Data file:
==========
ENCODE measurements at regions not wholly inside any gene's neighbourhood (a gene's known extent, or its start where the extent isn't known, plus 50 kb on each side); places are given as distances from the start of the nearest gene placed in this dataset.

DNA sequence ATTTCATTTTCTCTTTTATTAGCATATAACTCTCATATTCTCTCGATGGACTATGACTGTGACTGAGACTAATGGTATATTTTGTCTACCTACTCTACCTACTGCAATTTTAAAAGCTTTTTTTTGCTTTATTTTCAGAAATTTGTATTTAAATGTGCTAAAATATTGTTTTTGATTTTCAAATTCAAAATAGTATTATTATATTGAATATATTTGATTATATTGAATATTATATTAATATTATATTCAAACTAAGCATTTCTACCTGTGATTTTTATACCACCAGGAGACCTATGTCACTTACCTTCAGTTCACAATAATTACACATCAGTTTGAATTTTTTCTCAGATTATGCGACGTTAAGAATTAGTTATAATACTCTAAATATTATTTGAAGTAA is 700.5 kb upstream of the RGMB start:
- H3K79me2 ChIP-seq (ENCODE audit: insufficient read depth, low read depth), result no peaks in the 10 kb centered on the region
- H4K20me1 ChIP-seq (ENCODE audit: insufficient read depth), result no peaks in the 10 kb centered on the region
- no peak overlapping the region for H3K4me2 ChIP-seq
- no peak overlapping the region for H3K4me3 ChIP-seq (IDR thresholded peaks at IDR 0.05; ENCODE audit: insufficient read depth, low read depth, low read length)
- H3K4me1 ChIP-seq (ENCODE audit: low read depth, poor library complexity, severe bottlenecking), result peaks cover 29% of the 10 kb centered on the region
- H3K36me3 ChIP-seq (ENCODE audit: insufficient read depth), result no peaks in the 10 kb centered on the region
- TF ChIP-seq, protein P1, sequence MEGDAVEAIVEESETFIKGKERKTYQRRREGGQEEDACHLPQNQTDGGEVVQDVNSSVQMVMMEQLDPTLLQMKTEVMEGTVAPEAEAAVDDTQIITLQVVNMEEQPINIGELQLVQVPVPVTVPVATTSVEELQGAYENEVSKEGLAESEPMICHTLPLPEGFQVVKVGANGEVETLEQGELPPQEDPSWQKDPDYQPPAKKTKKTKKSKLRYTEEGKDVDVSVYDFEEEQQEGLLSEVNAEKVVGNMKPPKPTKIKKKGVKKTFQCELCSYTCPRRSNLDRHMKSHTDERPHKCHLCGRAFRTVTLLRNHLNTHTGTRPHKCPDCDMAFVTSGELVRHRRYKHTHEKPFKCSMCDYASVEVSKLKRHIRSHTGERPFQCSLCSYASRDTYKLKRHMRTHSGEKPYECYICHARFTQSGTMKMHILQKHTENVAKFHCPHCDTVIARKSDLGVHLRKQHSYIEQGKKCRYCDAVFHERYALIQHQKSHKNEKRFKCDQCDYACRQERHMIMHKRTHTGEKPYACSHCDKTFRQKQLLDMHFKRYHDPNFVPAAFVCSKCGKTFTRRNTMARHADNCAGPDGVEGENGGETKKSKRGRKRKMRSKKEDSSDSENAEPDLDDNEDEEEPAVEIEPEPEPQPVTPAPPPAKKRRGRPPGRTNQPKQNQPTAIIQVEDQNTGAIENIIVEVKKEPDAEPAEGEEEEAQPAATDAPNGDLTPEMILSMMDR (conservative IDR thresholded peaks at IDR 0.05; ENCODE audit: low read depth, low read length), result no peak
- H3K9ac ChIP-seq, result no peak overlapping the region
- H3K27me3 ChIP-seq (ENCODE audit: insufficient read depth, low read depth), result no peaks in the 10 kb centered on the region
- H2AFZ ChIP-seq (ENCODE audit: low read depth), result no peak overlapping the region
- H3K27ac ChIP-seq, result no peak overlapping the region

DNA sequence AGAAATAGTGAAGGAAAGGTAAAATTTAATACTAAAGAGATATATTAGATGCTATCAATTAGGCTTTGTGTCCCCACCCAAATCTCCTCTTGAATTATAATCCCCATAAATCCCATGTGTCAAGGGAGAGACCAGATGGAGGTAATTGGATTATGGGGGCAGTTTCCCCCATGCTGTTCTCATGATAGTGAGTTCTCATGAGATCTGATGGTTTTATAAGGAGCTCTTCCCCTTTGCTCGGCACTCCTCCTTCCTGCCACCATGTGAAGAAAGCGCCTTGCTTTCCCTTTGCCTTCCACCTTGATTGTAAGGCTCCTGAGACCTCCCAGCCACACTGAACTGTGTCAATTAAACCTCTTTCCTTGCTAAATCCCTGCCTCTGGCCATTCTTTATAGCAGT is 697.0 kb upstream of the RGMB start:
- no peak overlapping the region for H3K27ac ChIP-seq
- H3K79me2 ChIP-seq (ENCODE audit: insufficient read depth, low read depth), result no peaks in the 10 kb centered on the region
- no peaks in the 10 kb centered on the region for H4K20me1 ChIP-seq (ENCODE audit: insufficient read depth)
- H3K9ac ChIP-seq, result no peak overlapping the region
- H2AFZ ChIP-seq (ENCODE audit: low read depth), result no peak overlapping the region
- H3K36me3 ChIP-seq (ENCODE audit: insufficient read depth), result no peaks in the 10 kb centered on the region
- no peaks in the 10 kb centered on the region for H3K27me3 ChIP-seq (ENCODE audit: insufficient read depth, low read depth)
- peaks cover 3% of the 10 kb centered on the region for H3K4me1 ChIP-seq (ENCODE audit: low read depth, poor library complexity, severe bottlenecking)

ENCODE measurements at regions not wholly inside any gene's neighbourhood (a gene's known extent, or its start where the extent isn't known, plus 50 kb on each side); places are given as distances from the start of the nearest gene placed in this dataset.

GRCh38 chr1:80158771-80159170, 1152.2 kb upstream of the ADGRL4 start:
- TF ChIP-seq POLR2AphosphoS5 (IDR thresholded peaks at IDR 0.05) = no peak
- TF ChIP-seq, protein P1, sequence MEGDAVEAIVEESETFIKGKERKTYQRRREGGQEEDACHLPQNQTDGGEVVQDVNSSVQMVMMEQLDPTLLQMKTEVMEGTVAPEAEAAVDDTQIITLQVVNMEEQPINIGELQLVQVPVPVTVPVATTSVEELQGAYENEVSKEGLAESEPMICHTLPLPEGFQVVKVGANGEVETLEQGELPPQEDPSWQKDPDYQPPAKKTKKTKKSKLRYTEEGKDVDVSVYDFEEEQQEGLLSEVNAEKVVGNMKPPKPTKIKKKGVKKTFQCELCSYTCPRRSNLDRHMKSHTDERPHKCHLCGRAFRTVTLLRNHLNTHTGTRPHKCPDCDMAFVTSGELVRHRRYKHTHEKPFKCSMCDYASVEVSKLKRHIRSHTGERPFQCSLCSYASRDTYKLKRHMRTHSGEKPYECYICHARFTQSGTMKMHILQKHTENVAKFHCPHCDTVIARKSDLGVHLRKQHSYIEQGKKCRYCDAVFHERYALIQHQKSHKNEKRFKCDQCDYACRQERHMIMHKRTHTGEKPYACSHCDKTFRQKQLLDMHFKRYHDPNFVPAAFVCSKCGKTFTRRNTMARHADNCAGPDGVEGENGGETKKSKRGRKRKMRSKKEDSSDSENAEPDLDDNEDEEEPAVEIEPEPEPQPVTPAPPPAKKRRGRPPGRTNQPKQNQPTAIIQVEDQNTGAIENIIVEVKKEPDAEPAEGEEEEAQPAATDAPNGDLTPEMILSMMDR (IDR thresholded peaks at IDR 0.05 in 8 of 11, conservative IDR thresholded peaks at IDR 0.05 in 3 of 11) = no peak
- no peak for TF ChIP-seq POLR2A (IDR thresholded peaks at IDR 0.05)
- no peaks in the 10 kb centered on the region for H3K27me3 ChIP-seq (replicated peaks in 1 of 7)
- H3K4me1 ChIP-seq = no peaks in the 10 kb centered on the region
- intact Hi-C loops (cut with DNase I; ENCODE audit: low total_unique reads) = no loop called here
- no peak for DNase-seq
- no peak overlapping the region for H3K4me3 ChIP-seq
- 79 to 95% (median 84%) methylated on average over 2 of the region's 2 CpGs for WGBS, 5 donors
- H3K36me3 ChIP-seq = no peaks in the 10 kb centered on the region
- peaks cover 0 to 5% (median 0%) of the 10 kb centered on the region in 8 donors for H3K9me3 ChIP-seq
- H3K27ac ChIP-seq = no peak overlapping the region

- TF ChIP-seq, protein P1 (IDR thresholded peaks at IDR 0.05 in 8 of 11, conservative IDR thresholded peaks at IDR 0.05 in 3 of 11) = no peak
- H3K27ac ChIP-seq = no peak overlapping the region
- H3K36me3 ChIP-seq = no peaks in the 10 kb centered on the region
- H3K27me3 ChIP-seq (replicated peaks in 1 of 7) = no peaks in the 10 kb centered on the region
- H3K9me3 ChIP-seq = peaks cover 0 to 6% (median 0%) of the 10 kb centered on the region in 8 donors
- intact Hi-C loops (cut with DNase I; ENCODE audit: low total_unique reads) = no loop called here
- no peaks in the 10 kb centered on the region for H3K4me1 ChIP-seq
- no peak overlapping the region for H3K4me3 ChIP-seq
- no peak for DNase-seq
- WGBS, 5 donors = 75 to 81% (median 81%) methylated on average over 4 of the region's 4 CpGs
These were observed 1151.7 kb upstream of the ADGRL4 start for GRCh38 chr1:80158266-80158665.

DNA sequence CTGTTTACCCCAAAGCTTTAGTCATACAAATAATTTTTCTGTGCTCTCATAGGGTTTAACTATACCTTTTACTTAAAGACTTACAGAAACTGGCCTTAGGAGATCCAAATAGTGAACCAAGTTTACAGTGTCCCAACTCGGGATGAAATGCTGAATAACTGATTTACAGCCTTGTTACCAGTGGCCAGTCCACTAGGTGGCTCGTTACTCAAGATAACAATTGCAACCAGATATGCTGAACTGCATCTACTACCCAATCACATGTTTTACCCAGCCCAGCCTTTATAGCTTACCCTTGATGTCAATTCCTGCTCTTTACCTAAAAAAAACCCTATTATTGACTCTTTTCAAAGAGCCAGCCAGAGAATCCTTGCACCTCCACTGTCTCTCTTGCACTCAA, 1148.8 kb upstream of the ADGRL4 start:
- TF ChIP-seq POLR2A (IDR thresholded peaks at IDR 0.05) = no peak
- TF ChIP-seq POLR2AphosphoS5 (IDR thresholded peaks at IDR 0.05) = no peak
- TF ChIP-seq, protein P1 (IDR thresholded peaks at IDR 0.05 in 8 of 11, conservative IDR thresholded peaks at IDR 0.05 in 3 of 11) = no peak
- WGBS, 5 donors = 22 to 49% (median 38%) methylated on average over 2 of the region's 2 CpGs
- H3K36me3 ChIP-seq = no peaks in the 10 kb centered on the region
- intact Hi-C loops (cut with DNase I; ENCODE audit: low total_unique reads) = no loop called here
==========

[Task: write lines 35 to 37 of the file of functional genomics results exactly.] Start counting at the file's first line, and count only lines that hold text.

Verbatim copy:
- peaks cover 0 to 5% (median 0%) of the 10 kb centered on the region in 8 donors for H3K9me3 ChIP-seq
- H3K27ac ChIP-seq = no peak overlapping the region

- TF ChIP-seq, protein P1 (IDR thresholded peaks at IDR 0.05 in 8 of 11, conservative IDR thresholded peaks at IDR 0.05 in 3 of 11) = no peak